Monthly Archives: February 2011

Jefferson Davis’ Veto

On February 28, 1861, Jefferson Davis vetoed the bill that the Montgomery Convention had passed banning Confederate participation in the African slave trade. Davis did not veto the bill because he favored the trade’s resumption. Instead, he was concerned that … Continue reading

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Washington Convention’s Proposed Constitutional Amendment

On February 27, 1861, the Washington Convention at the Willard Hotel finally adjourned, its work completed. It left a proposed constitutional amendment for consideration by Congress that it hoped would become the framework of a new sectional compromise.  Its proposed 13th … Continue reading

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Worried Virginia Slaveholders

Slaveholders were, even in the best of times, a worried group of people. Although they professed to care paternally for their slaves and sometimes even believed their slaves loved them, occasionally their behavior betrayed a deep underlying fear. On February 26, 1861, an … Continue reading

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Disunion – Slavery in Washington, D.C., circa Feb. 1861

Yesterday’s Disunion blog in the New York Times has a nice piece by Adam Goodheart exploring slavery as it still existed in Washington, D.C., when Abraham Lincoln arrived there toward the end of February 1861. One of the interesting things Goodheart … Continue reading

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A Northern Religious Perspective on Slavery

February 24, 1861 was a Sunday. No doubt, many Americans, South and North, attended religious services that day.  One such group of the faithful gathered that February 24 at the Congregational Church in Norfolk, Connecticut, to hear the sermon of the Reverend Joseph Eldridge.  Eldridge’s talk … Continue reading

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The Montgomery Convention Considers the African Slave Trade

On February 23, 1861, the representatives of the Montgomery Convention, meeting to organize the Confederate government, took up the issue of the African slave trade. For years before the secession winter, some pro-slavery activists had advocated re-legalizing the African slave trade which … Continue reading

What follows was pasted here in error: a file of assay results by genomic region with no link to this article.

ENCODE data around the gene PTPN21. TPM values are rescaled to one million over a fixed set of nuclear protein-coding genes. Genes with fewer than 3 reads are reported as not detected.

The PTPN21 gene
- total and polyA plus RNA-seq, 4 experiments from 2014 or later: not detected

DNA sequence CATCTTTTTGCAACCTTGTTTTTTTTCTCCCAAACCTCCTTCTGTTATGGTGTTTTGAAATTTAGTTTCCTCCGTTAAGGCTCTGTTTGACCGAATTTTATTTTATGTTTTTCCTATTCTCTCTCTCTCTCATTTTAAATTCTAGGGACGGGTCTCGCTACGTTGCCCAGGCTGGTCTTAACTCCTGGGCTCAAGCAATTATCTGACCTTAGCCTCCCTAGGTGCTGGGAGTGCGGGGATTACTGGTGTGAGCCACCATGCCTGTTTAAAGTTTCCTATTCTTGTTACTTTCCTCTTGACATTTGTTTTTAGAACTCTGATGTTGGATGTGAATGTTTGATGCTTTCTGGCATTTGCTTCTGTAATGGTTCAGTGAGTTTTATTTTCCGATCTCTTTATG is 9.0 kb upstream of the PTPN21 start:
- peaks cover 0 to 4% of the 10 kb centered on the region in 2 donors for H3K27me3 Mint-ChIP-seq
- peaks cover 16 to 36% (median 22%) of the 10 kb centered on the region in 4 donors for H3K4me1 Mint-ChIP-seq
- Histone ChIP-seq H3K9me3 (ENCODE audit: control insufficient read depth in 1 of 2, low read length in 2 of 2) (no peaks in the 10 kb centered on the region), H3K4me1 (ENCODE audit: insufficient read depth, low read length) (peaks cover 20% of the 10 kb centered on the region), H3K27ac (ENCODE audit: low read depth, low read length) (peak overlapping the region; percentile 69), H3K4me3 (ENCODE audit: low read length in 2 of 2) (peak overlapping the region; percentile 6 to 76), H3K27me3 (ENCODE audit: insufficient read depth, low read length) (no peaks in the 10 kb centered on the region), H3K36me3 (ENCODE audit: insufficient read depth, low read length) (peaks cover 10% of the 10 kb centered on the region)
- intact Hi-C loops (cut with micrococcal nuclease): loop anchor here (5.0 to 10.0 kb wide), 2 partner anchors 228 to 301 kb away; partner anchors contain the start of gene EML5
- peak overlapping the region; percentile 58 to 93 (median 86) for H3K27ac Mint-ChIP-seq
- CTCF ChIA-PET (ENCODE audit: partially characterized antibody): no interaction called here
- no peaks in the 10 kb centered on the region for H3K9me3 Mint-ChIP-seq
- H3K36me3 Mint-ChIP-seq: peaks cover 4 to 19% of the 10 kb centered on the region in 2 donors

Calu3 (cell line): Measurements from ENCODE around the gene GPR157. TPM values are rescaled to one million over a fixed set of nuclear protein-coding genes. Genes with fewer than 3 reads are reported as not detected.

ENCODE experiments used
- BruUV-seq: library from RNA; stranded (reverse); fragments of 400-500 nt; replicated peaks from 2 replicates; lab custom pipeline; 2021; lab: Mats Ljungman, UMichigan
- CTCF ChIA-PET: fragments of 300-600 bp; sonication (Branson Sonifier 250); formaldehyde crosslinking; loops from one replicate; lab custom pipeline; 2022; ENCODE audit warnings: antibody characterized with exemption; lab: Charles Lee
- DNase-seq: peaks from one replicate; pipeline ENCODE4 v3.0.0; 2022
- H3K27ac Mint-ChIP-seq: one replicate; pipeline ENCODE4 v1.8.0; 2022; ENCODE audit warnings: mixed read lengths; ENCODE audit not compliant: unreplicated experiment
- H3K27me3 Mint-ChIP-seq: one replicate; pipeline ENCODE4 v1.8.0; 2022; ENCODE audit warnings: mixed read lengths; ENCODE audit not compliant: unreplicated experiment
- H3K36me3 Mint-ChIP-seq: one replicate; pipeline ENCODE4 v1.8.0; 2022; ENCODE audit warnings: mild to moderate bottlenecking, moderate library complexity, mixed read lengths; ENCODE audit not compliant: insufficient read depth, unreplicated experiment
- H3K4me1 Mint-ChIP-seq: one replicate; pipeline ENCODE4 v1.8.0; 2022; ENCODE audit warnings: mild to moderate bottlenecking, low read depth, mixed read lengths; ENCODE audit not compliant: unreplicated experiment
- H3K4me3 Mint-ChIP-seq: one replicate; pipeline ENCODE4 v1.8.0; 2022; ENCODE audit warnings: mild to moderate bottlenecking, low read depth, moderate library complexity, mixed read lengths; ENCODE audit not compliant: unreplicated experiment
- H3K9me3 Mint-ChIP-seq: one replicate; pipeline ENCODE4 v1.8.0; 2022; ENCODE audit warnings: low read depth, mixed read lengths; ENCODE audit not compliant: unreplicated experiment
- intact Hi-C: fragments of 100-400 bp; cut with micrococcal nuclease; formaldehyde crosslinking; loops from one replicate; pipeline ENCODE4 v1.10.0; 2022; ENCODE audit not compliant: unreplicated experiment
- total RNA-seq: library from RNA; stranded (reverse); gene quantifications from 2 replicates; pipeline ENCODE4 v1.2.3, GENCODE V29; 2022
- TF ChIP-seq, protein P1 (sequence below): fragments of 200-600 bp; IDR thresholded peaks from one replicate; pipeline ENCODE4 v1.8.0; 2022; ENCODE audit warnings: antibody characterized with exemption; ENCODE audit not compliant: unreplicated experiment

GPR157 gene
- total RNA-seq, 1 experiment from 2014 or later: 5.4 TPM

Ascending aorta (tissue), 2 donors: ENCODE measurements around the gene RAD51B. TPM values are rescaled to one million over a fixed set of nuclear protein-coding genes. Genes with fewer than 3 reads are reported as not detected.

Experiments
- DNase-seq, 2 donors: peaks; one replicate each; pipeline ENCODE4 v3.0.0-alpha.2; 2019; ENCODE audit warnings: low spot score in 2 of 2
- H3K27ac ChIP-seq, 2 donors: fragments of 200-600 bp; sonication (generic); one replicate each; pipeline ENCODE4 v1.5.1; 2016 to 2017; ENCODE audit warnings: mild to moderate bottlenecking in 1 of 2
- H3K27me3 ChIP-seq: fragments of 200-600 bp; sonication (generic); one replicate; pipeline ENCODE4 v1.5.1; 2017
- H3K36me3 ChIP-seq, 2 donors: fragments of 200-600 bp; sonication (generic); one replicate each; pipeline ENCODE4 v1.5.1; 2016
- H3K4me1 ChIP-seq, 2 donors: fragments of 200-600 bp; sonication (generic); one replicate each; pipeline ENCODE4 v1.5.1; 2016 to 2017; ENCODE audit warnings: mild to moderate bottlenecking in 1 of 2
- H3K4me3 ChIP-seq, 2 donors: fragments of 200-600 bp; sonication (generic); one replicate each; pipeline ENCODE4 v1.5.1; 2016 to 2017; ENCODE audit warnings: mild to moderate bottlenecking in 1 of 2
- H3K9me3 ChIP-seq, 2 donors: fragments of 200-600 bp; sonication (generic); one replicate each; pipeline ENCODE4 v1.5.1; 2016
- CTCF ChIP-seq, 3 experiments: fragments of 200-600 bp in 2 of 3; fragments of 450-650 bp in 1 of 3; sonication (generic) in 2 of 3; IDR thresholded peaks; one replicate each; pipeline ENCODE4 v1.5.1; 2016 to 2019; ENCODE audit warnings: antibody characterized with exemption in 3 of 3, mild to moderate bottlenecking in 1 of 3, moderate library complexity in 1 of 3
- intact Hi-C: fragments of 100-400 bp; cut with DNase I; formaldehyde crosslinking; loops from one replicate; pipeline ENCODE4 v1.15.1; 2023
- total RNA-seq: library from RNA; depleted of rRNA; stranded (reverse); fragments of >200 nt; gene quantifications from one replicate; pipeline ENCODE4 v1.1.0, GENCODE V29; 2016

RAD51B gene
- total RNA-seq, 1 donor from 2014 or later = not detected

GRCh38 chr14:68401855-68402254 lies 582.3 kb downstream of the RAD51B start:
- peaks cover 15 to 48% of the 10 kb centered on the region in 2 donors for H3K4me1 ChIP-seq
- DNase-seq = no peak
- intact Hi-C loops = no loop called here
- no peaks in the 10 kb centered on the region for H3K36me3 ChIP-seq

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Georgia’s “Causes of Secession”

Georgia’s “Causes of Secession,” dated  January 29, 1861, is the last of the state justification documents produced during the secession winter to appear in Civil War Emancipation.  Admittedly, Georgia’s secession convention gave reasons in addition to slavery to justify its separation from … Continue reading

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A Prophetic Voice from Kentucky

On June 21, 1861, the New York Times published a letter from an unnamed correspondent in Louisville, Kentucky, dated February 12.  In it, the writer discussed the blandishments of the Lower South states seeking to encourage the Blue Grass State … Continue reading

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Mississippi’s “A Declaration of Immediate Causes …”

Today, Civil War Emancipation continues its series of justifications offered by states that left the Union during the secession winter.  Today’s offering is “A Declaration of the Immediate Causes which Induce and Justify the Secession of the State of Mississippi from the … Continue reading

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John S. Preston at the Virginia Convention

Even as the Washington and Montgomery Conventions carried on with their respective business, another notable gathering started in Richmond, Virginia, on February 13, 1861.  Though Virginia had initiated the D.C. meeting at the Willard Hotel in a last-ditch attempt to … Continue reading

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